The threshold to become Elite will be $500,000 a year in non-renewal transactions, with a minimum of five non-renewal transactions per year. Preferred partners will need to achieve $250,000 a year in non-renewal business to maintain status in the program. Partners who don’t achieve that will likely become former partners.

“We terminated 60 partners in North America in Q4,” Sotnick said. “We do not need partners of convenience in our portfolio.”

“These terminated partners were people who hadn’t been selling, or who just did one transaction,” Martin said. “We want partners who are committed to working with us. We don’t want partners who view us as just a line item on a card.”

So what are the criteria that will get a partner invited to the top tier?

“You will quickly see the dollar threshold is not what we are interested in,” Sotnick said. “The game here is not that the biggest partners are the top partners. Any partner, by demonstrating the level of investment commitment and capability,  can achieve the top level in our program.”

“We didn’t want to make the program like everyone else’s, where the partners who do the most revenue get in the top tier,” Martin said. “The program is about investing in partners that invest in us. While the baseline revenue revenue of $500,000 is required, what gets you into Elite are things like having a deep Pure practice, with an appropriate level of certifications. It’s the ability to do non-disruptive migrations. It’s the ability to do installs running from the //M 10 to the //X 90 themselves, as opposed to having us do it.”

Martin said that there’s no real obstacle to partners doing more of the installations.

“We are typically up and running in an hour,” he said. “It’s not about the complexity of the physical setup. Our whole model has been about simplicity, and customers don’t want to pay a lot of money for rack and stack, but we do want partners to have services.”

“In post-sales, the ability to out together a thoughtful migration to future-proof things for the customer will also be important,” Sotnick said.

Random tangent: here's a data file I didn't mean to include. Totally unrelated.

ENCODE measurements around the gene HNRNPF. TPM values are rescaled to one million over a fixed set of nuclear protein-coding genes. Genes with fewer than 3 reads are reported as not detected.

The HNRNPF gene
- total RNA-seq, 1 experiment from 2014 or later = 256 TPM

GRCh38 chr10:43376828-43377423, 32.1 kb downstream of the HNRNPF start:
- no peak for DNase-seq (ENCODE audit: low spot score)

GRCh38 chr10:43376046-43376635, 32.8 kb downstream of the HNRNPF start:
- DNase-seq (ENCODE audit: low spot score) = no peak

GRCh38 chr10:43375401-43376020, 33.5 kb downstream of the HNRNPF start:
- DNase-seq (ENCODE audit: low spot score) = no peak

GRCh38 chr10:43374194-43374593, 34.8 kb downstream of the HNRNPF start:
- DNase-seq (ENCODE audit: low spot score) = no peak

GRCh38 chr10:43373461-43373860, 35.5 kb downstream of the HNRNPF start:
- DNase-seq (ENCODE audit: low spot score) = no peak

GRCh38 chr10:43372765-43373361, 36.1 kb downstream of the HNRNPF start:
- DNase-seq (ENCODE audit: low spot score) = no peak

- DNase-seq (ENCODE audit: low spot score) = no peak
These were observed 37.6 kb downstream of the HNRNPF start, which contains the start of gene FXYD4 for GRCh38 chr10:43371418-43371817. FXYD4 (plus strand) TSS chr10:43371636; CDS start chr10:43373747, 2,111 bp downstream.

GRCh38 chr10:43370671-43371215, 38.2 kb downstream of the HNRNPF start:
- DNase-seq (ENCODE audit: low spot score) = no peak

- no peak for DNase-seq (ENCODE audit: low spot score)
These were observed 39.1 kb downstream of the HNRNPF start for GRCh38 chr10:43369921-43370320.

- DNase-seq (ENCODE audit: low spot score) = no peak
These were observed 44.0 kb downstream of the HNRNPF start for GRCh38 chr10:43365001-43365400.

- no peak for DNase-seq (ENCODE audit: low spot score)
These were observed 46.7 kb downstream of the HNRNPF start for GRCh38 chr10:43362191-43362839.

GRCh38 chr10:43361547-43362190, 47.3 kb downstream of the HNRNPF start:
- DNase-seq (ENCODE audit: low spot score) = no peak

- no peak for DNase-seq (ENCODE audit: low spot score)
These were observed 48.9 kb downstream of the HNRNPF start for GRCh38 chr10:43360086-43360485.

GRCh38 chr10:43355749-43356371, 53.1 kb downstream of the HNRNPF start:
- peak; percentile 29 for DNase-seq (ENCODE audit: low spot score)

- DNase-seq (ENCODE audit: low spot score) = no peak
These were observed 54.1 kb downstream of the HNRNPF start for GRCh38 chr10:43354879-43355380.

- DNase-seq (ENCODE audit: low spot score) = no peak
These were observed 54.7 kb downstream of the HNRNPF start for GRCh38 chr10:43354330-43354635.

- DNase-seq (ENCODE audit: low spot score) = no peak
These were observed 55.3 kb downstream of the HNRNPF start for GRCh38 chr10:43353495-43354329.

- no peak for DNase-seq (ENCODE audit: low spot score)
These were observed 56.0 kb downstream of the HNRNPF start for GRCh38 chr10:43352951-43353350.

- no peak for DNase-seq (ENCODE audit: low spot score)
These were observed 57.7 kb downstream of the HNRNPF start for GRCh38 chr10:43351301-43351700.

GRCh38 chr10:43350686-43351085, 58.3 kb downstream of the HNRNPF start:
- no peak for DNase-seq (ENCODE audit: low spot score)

The specific criteria will be defined on August 1.

“We are 90 per cent there now,” Martin said. “We are fine-tuning things, however. After August 1, partners will build up their businesses over the next 10 months, and then in June it’s formalized. So they have 10 months to build their practices up to the level necessary to become Elite.”

The discount levels for the new program have already been set. Elite Partners will get a 55 per cent discount level for a registered deal, and a 45 per cent discount for a non-registered deal. Preferred partners will get a 53 per cent discount for registered deals and 43 per cent for non-registered.

“Deal registration is the foundation of the program,” Martin said. “It’s to protect partners from a pricing integrity standpoint. We don’t set street pricing, but those prices are at a better point than a Pure AE in the field will have. It gives partners the ability to work a deal independently of the Pure AE.” That should give partners the ability to cut deals without having to slow down the process by asking for special pricing in many cases.

“Can a predatory Elite partner come in and wreck a deal for a Preferred Partner with deal registration?” Sotnick asked rhetorically. “At an 8 per cent differential, I hope not. But if we see behavior in the marketplace, we will take steps to eradicate that.”

The new program will retain and intensify Pure’s value channel approach, focusing on a relatively limited number of partners.

“The goal of these changes is to make it easier for partners to sell Pure solutions without Pure being involved, and that’s an evolution,” Martin said. “We have also simplified the program structure to empower partners to work more closely with Pure.”